Feminist groups are still unhappy with Lawrence Summers, a top candidate for chairman of the Federal Reserve, over a comment from 2005 that they dubbed sexist.
He was the president of Harvard at the time, addressing an economics conference when he made the controversial comment:
“It does appear that on many, many different human attributes — height, weight, propensity for criminality, overall IQ, mathematical ability, scientific ability — there is relatively clear evidence that whatever the difference in means — which can be debated — there is a difference in the standard deviation, and variability of a male and a female population,” Summers said.
He also added that women don’t achieve the highest positions in their careers because their commitment dwindles significantly once they marry. The speech was a factor in ousting him from his presidential post soon after.
Three years later, during President-elect Barack Obama’s deliberations for Treasury secretary, feminist groups like the National Organization for Women attacked Summers. According to Politico, they issued press releases, organized email campaigns “to key Obama transition staff, and communicated their outrage through back-channel connections.”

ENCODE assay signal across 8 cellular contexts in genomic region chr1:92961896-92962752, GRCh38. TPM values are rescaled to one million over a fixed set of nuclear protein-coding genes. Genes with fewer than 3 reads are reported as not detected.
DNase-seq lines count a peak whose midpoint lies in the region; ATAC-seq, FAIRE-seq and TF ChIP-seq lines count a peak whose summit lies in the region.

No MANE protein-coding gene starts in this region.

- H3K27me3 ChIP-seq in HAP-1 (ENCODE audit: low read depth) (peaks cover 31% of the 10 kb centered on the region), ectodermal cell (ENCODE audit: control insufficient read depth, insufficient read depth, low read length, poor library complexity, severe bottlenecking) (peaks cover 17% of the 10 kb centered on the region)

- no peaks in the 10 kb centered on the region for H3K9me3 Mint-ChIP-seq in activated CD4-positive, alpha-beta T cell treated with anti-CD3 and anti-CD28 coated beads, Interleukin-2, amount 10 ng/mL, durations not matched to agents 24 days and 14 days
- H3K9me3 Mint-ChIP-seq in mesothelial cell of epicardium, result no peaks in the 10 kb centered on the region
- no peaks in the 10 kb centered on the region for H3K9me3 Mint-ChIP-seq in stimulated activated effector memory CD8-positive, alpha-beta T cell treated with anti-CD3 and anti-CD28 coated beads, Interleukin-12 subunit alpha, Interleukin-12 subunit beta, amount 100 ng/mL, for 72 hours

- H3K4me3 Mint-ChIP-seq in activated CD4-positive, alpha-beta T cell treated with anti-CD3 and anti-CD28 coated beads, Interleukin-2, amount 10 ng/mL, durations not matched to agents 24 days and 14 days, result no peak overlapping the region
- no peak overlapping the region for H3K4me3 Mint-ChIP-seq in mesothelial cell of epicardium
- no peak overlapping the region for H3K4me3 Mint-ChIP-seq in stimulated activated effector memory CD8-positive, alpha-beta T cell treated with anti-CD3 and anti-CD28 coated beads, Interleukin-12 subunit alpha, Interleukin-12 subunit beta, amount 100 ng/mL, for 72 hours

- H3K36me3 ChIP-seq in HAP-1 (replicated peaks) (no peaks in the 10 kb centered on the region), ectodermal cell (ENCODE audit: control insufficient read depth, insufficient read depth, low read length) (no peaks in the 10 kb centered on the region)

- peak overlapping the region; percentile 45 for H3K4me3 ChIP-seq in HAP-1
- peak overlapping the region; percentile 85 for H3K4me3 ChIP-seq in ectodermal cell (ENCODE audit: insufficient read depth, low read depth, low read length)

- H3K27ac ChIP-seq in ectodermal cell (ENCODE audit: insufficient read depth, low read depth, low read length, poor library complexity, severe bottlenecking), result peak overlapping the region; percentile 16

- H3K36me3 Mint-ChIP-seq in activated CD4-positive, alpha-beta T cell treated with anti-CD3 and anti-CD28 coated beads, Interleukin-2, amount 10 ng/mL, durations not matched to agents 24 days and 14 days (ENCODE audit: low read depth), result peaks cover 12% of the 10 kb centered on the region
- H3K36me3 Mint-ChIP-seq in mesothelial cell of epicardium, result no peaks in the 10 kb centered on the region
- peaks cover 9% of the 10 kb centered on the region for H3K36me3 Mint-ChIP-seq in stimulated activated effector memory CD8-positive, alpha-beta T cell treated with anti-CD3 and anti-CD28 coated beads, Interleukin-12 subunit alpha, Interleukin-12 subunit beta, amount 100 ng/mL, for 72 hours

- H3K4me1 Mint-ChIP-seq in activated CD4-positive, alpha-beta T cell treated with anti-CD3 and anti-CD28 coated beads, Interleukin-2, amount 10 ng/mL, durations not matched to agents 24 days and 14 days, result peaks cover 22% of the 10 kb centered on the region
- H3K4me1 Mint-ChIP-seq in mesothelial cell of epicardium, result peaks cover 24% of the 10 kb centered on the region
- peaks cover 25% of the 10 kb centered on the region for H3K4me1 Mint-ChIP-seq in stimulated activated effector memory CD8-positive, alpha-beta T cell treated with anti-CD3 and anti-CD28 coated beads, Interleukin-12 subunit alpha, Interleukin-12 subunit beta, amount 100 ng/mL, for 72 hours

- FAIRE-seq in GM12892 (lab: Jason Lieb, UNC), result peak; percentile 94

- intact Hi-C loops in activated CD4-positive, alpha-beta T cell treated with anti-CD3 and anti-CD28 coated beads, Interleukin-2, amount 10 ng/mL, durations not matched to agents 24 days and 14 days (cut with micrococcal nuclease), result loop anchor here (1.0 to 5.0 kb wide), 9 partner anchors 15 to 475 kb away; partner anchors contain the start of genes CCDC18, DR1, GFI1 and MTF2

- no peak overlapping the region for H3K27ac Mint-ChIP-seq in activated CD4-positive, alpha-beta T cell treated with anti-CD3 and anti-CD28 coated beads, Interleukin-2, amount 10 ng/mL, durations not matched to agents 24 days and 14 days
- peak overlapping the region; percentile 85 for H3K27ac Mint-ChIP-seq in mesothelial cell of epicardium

Their efforts ruined Summers’ chances in 2008, but now Obama is reconsidering him for another prestigious position, re-opening old wounds with NOW. Obama recently defended Summers in a meeting with House Democrats.
NOW issued a statement July 25 endorsing Janet Yellen for Fed chair.
“Not only does the Fed need its first woman leader, we need a chair who isn’t tone-deaf to the needs of women and working families,” NOW president Terry O’Neill said.
“Lawrence Summers can’t be trusted to understand the everyday economic problems women face,” she added.